Food waste is a real problem in America; it's estimated that Americans waste between 125 and 160 billion pounds of food annually. With food waste being such a concern (and grocery prices still way up even after a slower year of inflation in 2023), most people are looking for ways to keep food good for as long as possible. The most obvious method, of course, is freezing it -- but some foods just aren't going to freeze well no matter how hard you try.
One of those foods is definitely potato salad -- but it depends a lot on what you're putting in it. An ingredient like mayonnaise or sour cream will be an outright disaster because of what happens to those ingredients when you freeze them -- but you can actually pull it off if you use a potato salad held together with something like oil or mustard.
Read more: 8 Baking Sheet Mistakes You Want To Avoid
Mayo And Sour Cream Don't Freeze Well
It's important to note that it won't hurt potato salad if you freeze it; there are no food safety concerns here. It will last about three to six months, so you could freeze potato salad, thaw it, and eat it without getting sick -- other than from the taste and texture, that is.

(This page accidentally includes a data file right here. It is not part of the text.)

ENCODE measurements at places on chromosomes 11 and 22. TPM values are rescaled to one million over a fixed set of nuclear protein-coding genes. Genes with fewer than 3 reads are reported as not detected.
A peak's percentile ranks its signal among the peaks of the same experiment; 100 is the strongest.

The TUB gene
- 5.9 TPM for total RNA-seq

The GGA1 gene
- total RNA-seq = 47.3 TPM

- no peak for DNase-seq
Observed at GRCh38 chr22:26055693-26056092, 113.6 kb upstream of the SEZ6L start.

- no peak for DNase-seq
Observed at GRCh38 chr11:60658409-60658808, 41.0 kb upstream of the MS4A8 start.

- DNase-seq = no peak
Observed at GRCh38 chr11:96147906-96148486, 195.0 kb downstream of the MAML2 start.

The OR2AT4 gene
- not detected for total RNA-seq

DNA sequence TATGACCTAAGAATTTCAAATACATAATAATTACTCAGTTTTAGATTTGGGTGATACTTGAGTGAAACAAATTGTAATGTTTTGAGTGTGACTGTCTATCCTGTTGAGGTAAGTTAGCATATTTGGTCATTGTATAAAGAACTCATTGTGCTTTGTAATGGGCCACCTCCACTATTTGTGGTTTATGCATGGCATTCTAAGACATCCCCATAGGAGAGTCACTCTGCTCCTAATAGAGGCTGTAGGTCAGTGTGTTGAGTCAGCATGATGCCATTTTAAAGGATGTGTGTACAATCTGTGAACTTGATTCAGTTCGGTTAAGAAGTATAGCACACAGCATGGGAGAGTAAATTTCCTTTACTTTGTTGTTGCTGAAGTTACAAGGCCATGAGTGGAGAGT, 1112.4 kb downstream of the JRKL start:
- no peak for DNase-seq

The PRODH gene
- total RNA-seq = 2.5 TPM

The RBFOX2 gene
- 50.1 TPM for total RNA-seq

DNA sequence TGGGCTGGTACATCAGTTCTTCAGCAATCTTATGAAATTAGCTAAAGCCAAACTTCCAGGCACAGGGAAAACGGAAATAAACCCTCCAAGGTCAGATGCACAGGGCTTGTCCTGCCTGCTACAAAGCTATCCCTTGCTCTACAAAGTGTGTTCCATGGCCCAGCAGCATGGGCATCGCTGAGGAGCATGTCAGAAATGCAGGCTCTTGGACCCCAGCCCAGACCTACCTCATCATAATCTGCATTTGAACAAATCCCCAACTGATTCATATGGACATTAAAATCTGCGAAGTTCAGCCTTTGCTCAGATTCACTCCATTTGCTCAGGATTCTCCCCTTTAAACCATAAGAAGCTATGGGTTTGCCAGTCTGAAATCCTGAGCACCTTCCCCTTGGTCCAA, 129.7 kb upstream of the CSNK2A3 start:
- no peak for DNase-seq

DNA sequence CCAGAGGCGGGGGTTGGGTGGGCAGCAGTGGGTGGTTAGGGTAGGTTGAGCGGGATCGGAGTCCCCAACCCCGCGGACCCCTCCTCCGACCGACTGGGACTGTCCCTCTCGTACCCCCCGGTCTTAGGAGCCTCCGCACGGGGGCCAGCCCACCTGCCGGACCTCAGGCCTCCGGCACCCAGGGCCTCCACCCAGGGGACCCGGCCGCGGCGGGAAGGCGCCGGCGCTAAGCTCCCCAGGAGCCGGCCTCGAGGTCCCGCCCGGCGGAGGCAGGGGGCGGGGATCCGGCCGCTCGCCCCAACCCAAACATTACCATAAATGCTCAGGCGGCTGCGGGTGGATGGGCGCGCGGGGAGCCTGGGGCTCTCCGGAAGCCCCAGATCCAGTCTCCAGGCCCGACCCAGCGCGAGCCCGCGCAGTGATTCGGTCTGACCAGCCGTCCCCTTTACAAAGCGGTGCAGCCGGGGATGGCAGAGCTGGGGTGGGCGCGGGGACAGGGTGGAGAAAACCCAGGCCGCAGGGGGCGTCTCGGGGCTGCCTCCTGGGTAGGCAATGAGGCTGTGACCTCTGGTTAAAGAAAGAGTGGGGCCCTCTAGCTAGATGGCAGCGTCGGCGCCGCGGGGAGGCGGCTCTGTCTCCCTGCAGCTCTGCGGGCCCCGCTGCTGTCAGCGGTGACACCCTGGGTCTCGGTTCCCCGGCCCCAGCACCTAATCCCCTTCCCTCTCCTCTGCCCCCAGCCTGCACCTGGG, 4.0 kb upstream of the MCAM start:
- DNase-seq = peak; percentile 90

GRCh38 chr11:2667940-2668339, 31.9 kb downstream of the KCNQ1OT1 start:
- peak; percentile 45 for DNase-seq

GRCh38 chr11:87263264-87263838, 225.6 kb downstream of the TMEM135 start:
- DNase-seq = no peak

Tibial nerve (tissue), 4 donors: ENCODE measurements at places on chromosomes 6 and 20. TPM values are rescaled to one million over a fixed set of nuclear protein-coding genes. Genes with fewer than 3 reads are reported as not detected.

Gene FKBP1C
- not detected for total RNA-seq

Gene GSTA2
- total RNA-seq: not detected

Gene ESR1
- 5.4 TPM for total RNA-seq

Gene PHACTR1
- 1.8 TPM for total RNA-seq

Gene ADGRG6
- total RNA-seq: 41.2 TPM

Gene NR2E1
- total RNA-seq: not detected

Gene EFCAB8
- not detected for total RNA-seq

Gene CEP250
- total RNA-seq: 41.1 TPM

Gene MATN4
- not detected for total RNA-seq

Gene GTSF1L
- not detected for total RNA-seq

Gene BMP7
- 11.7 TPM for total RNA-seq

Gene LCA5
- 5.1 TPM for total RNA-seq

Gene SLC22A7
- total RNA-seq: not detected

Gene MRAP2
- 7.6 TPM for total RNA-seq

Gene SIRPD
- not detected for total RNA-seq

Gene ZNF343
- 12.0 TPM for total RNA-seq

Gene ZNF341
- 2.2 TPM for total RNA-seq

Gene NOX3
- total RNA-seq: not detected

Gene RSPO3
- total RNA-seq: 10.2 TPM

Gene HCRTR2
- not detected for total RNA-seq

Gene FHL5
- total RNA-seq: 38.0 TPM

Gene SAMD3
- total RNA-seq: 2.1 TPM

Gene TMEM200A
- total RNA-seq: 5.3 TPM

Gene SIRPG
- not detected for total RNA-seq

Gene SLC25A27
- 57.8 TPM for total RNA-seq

The first issue here is that making your potato salad out of mayonnaise or sour cream is just totally hosed. Mayonnaise is an emulsion, meaning its ingredients don't want to stay together anyway, and if you freeze it, that's all the excuse it needs to separate entirely. Sour cream isn't an emulsion but consists of a combination of fat and liquid, meaning that its two components naturally separate when it freezes. If you've ever seen fats and liquids separate in milk, you know the result is not something you want to eat.
Other Types Of Potato Salad Might Work, Though
But what if you're dealing with something like German potato salad, which is typically made using oil or mustard? That gets around the issues with mayonnaise or sour cream, right? It actually does work pretty well.
You've probably heard you shouldn't freeze potatoes, and that's true -- if you're talking about raw potatoes. Raw potatoes contain a ton of excess water, meaning that when thawed, their consistency will absolutely turn to mush. Cooked potatoes have some of this (meaning the consistency of frozen oil-based potato salad isn't going to be 100% ideal), but a lot of the water has already been released during the cooking process, helping to mitigate the problem.
So, if you're going to freeze potato salad, make sure it's made with an ingredient that can freeze without issue. After all, nobody wants to eat a soggy, separated mess of a meal.
Read the original article on Daily Meal.